Mark Cuban tells a nice story, but…

Inside the chest of Megaphone Mark Cuban beats the heart of a frustrated journalist, I think. After all, not only has he started Sharesleuth.com, which does investigative journalism of a sort (which Mark gets to trade on before it is released to the public) but his latest post on the shadowy details of the Google-YouTube negotiations suggests that he knows a good story when he sees one — and is more than happy to pass it on regardless of whether it passes the smell test or not.

Okay, that isn’t really journalism, but it’s pretty close to what passes for the real thing in a lot of circles — including some newspapers I could name. And why not run with it? After all, Mark specifically said (without punctuation, for some unknown reason): “I cant say this has been fact checked. It hasnt. I cant say its 100 pct accurate, I dont know. But it rings true, and as I said, I trust the source.” Hey, if it’s good enough for Mark it should be good enough for us, right?

gootube

The only problem is that much of it doesn’t ring true. As it happens, I read the same description on the Pho list, and while some of it sounded perfectly plausible — the six-month grace period given to Google, the structuring of the deal with the music labels as equity so that they could avoid having to pay artists, and so on — I would have to agree with Don Dodge (who used to work at Napster) that the part about getting the labels to sue Bolt and Grouper to somehow take the heat off doesn’t make any sense at all.

Someone else on the Pho list had a similar response to the “industry insider’s” description of what happened: “I would say the bit about piling on lawsuits against competitors to YouTube is wildly unlikely as an agreed-upon strategy,” this knowledgeable person said. “If true, it is certainly unlawful and potentially criminal… and there are just too many good, smart lawyers at UMG, YouTube’s backers and at Google to permit that kind of arrogant lame-ass conduct to occur.”

Not only that, but this person pointed out that such lawsuits could easily wind up setting an unfortunate precedent for Google, which makes it even more unlikely they would support such a strategy. Still, aren’t conspiracy theories fun?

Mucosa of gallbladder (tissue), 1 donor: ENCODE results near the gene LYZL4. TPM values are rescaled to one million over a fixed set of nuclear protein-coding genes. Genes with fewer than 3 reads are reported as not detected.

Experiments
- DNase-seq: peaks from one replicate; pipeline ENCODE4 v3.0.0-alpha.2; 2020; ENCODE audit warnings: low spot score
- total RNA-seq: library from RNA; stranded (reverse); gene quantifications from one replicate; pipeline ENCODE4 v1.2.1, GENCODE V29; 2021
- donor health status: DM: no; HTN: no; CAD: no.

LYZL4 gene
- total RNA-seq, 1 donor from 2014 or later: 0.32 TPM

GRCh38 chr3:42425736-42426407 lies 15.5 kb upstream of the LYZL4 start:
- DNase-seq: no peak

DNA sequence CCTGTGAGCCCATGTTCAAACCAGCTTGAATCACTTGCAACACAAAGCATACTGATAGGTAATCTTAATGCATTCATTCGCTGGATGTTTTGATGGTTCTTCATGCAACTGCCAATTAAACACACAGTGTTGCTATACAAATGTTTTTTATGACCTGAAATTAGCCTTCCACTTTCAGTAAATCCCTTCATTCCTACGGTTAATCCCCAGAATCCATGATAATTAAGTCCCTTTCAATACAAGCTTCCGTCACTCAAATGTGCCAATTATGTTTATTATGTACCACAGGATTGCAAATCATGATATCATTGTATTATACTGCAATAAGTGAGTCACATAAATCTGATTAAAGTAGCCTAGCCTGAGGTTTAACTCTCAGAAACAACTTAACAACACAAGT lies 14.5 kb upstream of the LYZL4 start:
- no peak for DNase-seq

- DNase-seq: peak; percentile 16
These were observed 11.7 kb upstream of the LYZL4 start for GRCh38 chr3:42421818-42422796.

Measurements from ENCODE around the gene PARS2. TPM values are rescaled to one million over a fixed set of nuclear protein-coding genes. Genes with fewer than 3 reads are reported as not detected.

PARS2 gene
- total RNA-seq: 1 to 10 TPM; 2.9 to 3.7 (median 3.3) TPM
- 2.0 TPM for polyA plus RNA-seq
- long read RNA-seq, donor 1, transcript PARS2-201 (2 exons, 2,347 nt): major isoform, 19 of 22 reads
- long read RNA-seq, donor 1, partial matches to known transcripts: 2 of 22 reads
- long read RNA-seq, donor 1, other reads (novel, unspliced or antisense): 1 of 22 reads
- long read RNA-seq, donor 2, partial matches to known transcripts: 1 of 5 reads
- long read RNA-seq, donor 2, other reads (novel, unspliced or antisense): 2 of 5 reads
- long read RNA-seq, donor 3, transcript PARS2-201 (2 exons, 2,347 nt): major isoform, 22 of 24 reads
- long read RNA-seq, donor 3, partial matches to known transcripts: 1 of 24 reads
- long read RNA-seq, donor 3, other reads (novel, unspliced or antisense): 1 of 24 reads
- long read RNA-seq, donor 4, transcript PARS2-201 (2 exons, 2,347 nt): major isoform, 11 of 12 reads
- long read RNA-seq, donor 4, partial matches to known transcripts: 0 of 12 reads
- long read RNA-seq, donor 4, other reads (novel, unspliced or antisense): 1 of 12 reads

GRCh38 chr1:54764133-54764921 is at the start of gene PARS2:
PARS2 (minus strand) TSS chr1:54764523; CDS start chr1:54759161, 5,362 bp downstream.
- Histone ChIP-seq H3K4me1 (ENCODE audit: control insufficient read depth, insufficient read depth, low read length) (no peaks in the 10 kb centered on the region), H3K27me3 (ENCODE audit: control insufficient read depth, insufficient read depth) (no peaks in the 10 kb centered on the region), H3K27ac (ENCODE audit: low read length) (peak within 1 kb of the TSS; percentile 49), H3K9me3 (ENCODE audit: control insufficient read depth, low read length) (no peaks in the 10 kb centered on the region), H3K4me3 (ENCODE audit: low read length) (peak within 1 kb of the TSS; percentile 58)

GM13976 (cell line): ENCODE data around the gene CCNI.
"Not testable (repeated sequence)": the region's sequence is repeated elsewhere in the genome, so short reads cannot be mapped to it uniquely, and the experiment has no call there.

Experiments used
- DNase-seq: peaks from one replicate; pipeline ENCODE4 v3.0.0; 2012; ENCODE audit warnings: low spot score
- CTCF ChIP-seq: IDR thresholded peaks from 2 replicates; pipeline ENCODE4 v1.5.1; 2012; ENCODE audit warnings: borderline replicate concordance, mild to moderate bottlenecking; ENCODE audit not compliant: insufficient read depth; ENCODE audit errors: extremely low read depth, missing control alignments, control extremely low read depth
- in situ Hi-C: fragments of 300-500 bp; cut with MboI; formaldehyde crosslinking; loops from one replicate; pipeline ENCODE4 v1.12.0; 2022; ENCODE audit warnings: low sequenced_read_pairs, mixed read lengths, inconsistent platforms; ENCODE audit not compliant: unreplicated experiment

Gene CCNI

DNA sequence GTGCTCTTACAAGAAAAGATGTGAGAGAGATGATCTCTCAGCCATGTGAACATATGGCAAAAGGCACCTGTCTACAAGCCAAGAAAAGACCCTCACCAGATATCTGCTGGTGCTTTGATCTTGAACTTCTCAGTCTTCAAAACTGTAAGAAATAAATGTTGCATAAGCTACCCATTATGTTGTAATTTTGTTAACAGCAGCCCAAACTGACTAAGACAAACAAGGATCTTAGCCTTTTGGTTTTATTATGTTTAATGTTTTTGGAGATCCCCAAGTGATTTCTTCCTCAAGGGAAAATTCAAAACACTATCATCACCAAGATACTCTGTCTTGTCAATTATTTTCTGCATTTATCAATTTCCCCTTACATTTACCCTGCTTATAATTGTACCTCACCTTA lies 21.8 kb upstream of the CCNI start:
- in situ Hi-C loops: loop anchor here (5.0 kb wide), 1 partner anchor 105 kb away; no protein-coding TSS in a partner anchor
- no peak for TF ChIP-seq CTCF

TV 2.0 — slouching towards Bethlehem

Two announcements that indicate the process of evolution in the TV 2.0 business is really picking up a head of steam: Brightcove — which until recently was like the wizard behind the curtains, powering online TV ventures such as the recently announced music video deal with Warner Music — remakes itself with a consumer-facing site and service that plans to compensate users for video content, and Metacafe announces its “producer awards” feature, which pays video uploaders $5 for every 1,000 views their video gets above the 20,000 mark.

Plenty of people wondering what this means for GooTube, of course, now that Google has paid $1.6-billion out of petty cash for the thing — but it’s also worth wondering how the folks over at Revver are feeling, since they more or less pioneered the whole “pay the users” video thing. Thanks to Revver, the guys at Eepybird.com who made the Diet Coke-Mentos video got $30,000 or so for all the views that their clip got (Revver pays creators 50 per cent of the ad revenue they get, and you can also get paid based on how many places the video is embedded).

headroom

As Matt Marshall explains over at VentureBeat, Metacafe not only pays producers of video, it also tries to filter out the chaff by submitting videos to a group of reviewers who give it the thumbs up or down before it hits the site, adding a kind of Digg-style (or American Idol-style) voting aspect to it. And then there’s Brightcove, which will give content owners 50 per cent of the revenue from ads, or the ability to offer paid downloads of their content, for which they get 70 per cent.

In a sense, YouTube and its ilk are coming at the market from the opposite end of things as Brightcove: they started with videos of kittens and skateboarders hurting themselves and so on, and are now trying to become more mainstream and legitimate, while Brightcove started as the corporate stooge who works with the networks and now wants to layer some popular, viral video on top of all that. Who will win? The betting window is now open.

Update:

Marshall at TechCrunch notes that Google also tweaked its video service today, by adding a “sponsored” video category aimed at major TV production outfits (those with at least 1,000 hours of video). The new feature launched with a Coke video with none other than the Eepybird Mentos guys.